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Nov 10, 2008, 09:34 PM
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SkyFly Pushrod Modification

Skyfly Pushrod Modification

Here is another version of the Skyfly pushrod modification. I will call it “my” version, because I did it with several goals in mind:

1) Do not remove the electronics
2) Make the modification visually unnoticeable
3) Use as many of the SkyFly2 parts as possible
4) Run the pushrods through the boom
5) Do not cut into the fuselage of the SkyFly
6) Do not alter the center of gravity (CoG)
7) Do not destroy the SkyFly in the process

Anticipated Parts List:

1) 1 SkyFly
2) SkyFly2 pushrods – Part # HCAA3878
3) Du-Bro Mini E/Z Connectors – Part # 845
4) Du-Bro E-Z Connectors – Part # 121
5) Control Horns SkyFly2 – Part # HCAA3886
6) Screw-Lock Connectors SkyFly2 – Part # HCAA3887
7) Screws SkyFly2 – Part # HCAA3881
8) 1/6” shrink tubing

Tools List:

1) Needle-nose pliers
2) Long, curved-nose tweezers
3) Scotch tape
4) White craft paint
5) Dremmel tool and bits
6) Chili Cheese Fritos
7) Parts tray
8) Scissors
9) Various micro screwdrivers

First let me say that I really did not have any major problems with the original pull-pull fishing line and rubber band control system on the SkyFly. It did need continual adjustment…and the rubber bands did start to stretch out, but I did not experience any crashes or failures of the stock system. It actually had a few good points. It was extremely lightweight and it was easy to fine tune. With that said, fishing line does abrade and rubber bands do stretch and/or decay. Since the mod is fairly inexpensive and supposedly gives the pilot more responsive control surfaces, I decided to give it a shot. Let’s do it.

To start, I removed the adjustment screws from the rudder and elevator control horns. I removed the rudder and elevator so I would have more room to work without damaging them. From the bottom of the fuselage, I also removed the screw that holds the boom in place. Removing this screw provided additional room to work inside the opening of the boom.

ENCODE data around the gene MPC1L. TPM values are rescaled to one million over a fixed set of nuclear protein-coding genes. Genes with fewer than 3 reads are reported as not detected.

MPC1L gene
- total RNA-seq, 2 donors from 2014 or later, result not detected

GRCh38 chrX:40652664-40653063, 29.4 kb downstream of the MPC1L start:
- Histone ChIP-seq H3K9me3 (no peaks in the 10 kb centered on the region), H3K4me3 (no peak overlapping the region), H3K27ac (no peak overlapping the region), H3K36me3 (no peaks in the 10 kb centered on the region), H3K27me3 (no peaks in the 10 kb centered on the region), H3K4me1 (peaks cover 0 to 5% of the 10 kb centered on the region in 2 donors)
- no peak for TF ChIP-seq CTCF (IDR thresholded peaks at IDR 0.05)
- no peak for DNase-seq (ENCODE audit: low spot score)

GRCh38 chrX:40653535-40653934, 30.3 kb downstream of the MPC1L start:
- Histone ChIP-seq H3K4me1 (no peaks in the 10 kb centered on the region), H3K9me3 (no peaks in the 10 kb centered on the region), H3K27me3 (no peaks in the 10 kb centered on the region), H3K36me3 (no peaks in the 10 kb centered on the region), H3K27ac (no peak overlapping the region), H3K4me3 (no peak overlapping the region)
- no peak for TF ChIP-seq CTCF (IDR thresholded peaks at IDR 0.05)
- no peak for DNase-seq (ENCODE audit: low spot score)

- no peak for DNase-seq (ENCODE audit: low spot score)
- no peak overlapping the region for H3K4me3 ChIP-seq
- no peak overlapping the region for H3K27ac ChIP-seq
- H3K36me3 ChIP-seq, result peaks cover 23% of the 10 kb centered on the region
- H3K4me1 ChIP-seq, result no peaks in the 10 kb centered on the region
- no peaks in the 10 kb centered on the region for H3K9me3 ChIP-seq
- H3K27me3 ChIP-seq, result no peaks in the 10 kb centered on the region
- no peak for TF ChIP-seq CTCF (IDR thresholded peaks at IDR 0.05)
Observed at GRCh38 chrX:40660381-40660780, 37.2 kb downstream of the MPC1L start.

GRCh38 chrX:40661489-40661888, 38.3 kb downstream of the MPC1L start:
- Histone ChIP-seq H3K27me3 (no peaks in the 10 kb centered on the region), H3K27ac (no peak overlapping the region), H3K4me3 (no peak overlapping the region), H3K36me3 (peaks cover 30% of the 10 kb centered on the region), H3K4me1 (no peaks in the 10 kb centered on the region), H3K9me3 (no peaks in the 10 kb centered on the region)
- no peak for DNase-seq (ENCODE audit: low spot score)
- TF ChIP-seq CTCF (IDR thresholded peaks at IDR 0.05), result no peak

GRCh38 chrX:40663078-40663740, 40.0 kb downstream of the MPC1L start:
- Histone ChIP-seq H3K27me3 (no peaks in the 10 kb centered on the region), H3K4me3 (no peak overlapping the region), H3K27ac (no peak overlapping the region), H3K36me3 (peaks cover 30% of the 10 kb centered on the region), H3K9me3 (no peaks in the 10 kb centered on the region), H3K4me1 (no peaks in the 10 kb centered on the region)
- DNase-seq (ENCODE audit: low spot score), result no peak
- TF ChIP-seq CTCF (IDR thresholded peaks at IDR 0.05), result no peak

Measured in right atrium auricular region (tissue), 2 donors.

I reached inside the fuselage and pulled the elevator fishing line crimp forward and then clipped it off of the fishing line. I worked on the elevator first (instead of both at the same time) so that I would not mix the fishing lines up by crossing them. (At this point, I should have enlarged the holes in the boom. I was under the impression that the holes were large enough for the pushrod to pass through, but they were not). I attached the fishing line to the straight end of the control rod with scotch tape and pulled the rod down thru the fuselage, into the boom, and down towards the tail. Had the holes in the boom been wide and long enough, this would have worked like a charm. Instead, the fishing line broke free from the rod. Ooops. I had to rethink my strategy, so I enlarged and lengthened the exit holes in the boom with a Dremmel tool. While doing this, I had to be very careful not to knick or cut the antenna running through the boom.

This time, with holes enlarged, I painted the end of the control rod white and fed it into the fuselage. When I saw the white tip of the rod at the exit hole, I guided it upwards with a small screwdriver (the smallest one I had). Each time, I held the white antenna out of the way with a toothpick. This was not easy, but I am persistent. I repeated my efforts with the rudder control rod. Ah, success.